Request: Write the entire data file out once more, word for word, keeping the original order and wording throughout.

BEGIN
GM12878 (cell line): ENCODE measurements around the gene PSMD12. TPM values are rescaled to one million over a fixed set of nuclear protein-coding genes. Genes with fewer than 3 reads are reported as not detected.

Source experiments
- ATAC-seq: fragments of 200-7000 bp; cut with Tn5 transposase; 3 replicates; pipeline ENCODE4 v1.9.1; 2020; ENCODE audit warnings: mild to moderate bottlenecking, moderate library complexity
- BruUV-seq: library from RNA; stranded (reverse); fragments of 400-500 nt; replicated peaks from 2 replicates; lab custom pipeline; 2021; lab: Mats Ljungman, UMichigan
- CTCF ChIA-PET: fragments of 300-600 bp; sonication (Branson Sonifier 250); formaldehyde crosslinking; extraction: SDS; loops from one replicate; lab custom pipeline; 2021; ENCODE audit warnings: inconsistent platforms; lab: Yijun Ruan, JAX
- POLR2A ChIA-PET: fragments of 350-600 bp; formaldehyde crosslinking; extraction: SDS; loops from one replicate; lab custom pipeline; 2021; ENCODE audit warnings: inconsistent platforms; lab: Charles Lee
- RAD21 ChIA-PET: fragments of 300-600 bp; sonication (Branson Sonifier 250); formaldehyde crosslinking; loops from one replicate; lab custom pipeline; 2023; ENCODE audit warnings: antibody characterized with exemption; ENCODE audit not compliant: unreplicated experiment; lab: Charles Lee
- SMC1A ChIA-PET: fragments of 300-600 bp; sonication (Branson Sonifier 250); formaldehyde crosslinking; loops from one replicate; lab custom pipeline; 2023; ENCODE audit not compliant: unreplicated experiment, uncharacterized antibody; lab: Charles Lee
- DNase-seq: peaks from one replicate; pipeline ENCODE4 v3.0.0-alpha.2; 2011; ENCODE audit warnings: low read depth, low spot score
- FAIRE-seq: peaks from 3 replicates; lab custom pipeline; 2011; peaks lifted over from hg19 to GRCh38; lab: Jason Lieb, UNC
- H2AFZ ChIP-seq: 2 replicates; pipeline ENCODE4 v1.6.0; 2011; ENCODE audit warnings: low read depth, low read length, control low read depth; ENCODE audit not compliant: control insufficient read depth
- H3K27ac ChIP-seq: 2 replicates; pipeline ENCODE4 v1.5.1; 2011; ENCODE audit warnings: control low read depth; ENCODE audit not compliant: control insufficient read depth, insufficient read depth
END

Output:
GM12878 (cell line): ENCODE measurements around the gene PSMD12. TPM values are rescaled to one million over a fixed set of nuclear protein-coding genes. Genes with fewer than 3 reads are reported as not detected.

Source experiments
- ATAC-seq: fragments of 200-7000 bp; cut with Tn5 transposase; 3 replicates; pipeline ENCODE4 v1.9.1; 2020; ENCODE audit warnings: mild to moderate bottlenecking, moderate library complexity
- BruUV-seq: library from RNA; stranded (reverse); fragments of 400-500 nt; replicated peaks from 2 replicates; lab custom pipeline; 2021; lab: Mats Ljungman, UMichigan
- CTCF ChIA-PET: fragments of 300-600 bp; sonication (Branson Sonifier 250); formaldehyde crosslinking; extraction: SDS; loops from one replicate; lab custom pipeline; 2021; ENCODE audit warnings: inconsistent platforms; lab: Yijun Ruan, JAX
- POLR2A ChIA-PET: fragments of 350-600 bp; formaldehyde crosslinking; extraction: SDS; loops from one replicate; lab custom pipeline; 2021; ENCODE audit warnings: inconsistent platforms; lab: Charles Lee
- RAD21 ChIA-PET: fragments of 300-600 bp; sonication (Branson Sonifier 250); formaldehyde crosslinking; loops from one replicate; lab custom pipeline; 2023; ENCODE audit warnings: antibody characterized with exemption; ENCODE audit not compliant: unreplicated experiment; lab: Charles Lee
- SMC1A ChIA-PET: fragments of 300-600 bp; sonication (Branson Sonifier 250); formaldehyde crosslinking; loops from one replicate; lab custom pipeline; 2023; ENCODE audit not compliant: unreplicated experiment, uncharacterized antibody; lab: Charles Lee
- DNase-seq: peaks from one replicate; pipeline ENCODE4 v3.0.0-alpha.2; 2011; ENCODE audit warnings: low read depth, low spot score
- FAIRE-seq: peaks from 3 replicates; lab custom pipeline; 2011; peaks lifted over from hg19 to GRCh38; lab: Jason Lieb, UNC
- H2AFZ ChIP-seq: 2 replicates; pipeline ENCODE4 v1.6.0; 2011; ENCODE audit warnings: low read depth, low read length, control low read depth; ENCODE audit not compliant: control insufficient read depth
- H3K27ac ChIP-seq: 2 replicates; pipeline ENCODE4 v1.5.1; 2011; ENCODE audit warnings: control low read depth; ENCODE audit not compliant: control insufficient read depth, insufficient read depth